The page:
|Cold-shooting Pistons to play at Rockets|
HOUSTON -- To hear the Detroit Pistons discuss the primary root of their ongoing offensive struggles is to recount many of the things their upcoming opponent outlined as a fundamental shortcoming before things suddenly took a turn for the better over the past couple of weeks.
Before the Houston Rockets, who will host the Pistons on Wednesday at Toyota Center in the first game of a home-and-home between the teams that concludes on Friday at Little Caesars Arena, climbed back over .500 courtesy of a four-game winning streak, they were last in the NBA in field goal percentage. Their recent string of success has enabled the Rockets to crawl out of that basement, with Houston averaging 115.8 points per contest during its current run.
Detroit (8-6) has replaced the Rockets at the bottom of the rankings, shooting just 43 percent on the season. The Pistons have mostly relied on their defense to shoulder the load, entering Tuesday ninth in defensive rating at 106.3 points allowed per 100 possessions. But on Monday, it was their offense that set a positive tone in a 113-102 win over the Cleveland Cavaliers.
"We started the game - started," Pistons coach Dwane Casey said with emphasis. "I was on the team about the starts and we scored 38 points in the first quarter."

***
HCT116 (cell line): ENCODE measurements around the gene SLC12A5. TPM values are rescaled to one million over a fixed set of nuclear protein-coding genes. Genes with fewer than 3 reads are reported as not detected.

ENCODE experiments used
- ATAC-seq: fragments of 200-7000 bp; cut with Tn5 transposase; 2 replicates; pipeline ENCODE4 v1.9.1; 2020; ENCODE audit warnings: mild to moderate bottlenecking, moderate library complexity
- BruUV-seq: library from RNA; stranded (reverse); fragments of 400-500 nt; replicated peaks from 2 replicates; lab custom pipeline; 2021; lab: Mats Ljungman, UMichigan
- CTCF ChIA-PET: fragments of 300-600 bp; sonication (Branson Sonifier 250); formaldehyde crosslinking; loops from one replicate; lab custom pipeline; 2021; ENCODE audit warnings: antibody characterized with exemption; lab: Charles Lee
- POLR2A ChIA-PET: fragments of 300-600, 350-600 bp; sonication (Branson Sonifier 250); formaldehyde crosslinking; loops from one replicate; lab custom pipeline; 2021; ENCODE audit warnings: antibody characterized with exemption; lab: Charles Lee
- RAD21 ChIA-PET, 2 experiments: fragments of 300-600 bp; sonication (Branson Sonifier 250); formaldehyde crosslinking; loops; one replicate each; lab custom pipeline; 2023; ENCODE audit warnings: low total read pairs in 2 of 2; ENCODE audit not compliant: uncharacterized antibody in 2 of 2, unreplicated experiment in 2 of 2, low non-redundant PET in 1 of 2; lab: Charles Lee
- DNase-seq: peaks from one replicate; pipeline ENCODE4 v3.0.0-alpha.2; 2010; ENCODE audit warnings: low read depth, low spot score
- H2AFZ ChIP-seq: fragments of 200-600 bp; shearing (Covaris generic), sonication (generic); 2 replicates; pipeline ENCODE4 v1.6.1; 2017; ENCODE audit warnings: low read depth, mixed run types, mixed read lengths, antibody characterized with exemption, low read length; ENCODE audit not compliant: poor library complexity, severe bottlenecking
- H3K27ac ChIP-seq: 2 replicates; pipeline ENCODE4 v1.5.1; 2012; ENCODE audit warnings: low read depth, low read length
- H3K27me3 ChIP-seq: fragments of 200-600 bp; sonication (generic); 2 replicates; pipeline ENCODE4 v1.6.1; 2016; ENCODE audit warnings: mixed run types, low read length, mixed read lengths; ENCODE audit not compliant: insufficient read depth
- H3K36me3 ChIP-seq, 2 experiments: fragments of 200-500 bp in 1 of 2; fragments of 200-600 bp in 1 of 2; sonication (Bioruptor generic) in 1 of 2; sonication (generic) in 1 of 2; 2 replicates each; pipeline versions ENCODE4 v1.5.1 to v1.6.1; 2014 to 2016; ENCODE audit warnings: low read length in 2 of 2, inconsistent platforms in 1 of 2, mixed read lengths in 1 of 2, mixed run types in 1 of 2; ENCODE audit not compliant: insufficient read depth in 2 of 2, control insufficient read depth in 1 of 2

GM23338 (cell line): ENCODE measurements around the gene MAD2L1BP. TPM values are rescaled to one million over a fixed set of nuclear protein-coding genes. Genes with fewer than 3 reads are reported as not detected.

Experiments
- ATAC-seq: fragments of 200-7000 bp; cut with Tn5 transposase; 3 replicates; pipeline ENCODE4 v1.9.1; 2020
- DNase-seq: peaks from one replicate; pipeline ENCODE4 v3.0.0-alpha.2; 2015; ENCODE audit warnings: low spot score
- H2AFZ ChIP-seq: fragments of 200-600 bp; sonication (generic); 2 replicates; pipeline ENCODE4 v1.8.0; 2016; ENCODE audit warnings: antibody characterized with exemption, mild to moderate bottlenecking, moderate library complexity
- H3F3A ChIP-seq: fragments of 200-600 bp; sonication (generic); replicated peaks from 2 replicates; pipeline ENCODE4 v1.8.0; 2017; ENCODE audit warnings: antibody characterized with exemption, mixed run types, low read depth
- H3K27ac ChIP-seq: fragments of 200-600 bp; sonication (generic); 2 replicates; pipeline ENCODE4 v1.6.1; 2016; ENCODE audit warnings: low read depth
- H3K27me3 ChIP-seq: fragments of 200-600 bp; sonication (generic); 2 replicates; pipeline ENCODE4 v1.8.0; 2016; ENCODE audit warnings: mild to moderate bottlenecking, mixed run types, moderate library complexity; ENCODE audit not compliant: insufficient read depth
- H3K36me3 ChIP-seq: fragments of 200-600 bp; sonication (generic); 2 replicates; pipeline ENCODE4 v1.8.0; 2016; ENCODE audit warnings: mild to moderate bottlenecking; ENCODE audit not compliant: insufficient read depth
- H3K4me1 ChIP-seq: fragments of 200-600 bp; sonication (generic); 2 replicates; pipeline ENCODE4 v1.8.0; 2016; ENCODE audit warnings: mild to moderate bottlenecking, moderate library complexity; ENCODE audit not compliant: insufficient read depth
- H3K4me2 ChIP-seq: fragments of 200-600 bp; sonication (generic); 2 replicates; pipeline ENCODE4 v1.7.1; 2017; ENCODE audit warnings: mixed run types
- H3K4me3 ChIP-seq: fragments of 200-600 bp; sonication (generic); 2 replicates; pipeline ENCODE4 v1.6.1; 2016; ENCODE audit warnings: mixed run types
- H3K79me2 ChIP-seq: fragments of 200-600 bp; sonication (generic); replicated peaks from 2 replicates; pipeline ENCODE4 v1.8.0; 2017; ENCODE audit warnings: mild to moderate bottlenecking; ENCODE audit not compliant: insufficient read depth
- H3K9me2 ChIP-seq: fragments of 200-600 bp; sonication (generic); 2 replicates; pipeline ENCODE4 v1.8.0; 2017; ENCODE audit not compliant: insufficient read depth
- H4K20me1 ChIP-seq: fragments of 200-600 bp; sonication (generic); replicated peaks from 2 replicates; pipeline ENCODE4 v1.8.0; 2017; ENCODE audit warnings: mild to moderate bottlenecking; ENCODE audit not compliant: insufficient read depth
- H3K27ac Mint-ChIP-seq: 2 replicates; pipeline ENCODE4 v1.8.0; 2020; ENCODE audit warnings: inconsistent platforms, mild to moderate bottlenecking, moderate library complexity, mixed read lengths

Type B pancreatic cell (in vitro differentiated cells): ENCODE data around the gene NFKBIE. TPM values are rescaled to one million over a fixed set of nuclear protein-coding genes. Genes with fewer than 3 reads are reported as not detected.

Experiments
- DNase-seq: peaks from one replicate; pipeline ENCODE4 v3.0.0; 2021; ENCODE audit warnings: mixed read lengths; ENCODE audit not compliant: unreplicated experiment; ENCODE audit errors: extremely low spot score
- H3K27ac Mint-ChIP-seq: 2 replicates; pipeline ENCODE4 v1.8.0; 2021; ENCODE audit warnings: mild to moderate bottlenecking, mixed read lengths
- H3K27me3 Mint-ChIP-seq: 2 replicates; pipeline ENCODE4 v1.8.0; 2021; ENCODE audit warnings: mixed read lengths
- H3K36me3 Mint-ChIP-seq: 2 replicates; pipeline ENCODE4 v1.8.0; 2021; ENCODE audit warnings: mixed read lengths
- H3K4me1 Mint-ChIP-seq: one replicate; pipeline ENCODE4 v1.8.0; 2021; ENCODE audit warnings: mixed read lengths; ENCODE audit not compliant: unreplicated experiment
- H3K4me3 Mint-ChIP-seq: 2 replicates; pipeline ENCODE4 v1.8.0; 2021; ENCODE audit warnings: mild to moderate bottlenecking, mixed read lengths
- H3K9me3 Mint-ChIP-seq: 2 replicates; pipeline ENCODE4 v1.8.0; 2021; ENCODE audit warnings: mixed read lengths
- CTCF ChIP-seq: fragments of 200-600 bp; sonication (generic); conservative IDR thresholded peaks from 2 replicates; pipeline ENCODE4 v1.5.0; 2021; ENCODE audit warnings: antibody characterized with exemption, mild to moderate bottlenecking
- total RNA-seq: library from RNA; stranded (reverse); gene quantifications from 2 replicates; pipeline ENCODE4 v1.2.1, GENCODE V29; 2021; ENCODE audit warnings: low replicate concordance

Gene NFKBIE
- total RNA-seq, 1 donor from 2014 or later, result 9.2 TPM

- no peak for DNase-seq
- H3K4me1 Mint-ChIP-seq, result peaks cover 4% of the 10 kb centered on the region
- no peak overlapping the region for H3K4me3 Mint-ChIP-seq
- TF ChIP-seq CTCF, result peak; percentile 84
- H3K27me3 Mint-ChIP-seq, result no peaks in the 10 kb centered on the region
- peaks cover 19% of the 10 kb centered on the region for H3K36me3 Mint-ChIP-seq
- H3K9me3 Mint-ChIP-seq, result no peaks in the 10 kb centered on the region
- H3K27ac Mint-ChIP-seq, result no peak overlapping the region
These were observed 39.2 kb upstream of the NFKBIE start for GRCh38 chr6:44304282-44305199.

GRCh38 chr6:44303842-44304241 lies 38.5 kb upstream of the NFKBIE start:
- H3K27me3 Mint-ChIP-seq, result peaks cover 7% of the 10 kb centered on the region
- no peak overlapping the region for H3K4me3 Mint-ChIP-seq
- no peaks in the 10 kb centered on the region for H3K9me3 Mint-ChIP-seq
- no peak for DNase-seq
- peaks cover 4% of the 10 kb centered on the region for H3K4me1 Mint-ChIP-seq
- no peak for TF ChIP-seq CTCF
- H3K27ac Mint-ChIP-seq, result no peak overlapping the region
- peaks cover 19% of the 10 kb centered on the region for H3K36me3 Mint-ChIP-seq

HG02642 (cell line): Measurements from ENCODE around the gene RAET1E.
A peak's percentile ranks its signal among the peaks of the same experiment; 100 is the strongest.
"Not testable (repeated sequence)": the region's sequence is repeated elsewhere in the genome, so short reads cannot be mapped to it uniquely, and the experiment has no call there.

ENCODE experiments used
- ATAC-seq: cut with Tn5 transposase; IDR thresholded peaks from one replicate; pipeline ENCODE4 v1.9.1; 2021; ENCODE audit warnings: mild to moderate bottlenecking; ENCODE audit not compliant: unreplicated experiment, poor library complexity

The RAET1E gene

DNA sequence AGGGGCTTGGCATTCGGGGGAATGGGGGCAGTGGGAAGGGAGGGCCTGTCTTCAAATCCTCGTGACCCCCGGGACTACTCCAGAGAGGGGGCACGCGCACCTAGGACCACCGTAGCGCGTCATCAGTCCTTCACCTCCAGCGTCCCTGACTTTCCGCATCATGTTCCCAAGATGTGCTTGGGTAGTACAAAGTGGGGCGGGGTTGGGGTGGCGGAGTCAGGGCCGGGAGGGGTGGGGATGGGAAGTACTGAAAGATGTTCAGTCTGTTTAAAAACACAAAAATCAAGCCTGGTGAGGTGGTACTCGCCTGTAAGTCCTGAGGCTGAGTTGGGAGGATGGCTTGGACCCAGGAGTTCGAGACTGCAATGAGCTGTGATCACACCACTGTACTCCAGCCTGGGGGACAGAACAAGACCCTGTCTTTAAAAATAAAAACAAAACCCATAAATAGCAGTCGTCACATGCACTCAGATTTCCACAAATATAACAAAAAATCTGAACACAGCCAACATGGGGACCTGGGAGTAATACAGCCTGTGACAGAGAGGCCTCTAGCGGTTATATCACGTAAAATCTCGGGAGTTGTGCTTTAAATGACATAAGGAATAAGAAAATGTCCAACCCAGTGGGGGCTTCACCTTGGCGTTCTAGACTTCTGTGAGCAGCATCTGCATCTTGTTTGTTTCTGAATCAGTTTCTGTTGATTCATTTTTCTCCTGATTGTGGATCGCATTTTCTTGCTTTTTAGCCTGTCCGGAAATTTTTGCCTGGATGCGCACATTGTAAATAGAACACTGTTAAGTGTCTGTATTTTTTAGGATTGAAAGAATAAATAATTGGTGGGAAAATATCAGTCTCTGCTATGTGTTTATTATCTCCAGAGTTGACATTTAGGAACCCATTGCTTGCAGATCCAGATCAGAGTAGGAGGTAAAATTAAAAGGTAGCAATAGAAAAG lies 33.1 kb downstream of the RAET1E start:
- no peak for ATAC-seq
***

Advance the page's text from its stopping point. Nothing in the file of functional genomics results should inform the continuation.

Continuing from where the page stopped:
Still, even with that robust opening period, the Pistons finished just 13 of 38 on 3-pointers and were left lamenting several missed opportunities to convert on uncontested looks. When the Rockets were mired in a stretch of four consecutive sub-100-point games, they lauded the quality of their shots while decrying how often they missed. Recently, those shots have fallen.
"We executed," Pistons guard Langston Galloway said. "We had a lot of great looks, myself included. Just got to knock them down. Keep shooting and knock them down."
Added Casey: "I thought our spacing was good. We still had some wide-open 3s that we didn't make, and I thought we did a better job of getting into those positions to create those, and at some point, they're going to fall."
Once the Rockets (8-7) intensified their defensive effort, starting with a spirited halftime discussion at Brooklyn on Nov. 2, their offense slowly came around. Houston is shooting 38.8 percent (69 for 178) on 3-points during its winning streak and is again launching 3s at a fevered pace. The Rockets are second in both 3s made (14.3) and attempted (42.5) per game, and have steadily created distance from their sluggish shooting start.
There is room for improvement, namely from guard Eric Gordon, who's shooting 24.8 percent on 3s, but the confidence has returned. The Rockets' 123.5 offensive rating during their streak tops the NBA.
"You just have faith in our guys," Rockets coach Mike D'Antoni said. "And I know that our guys are professional, and they're good. And you worry about it and you pull your hair out, but in the end, they're going to come back to who they are. And who they are is pretty good."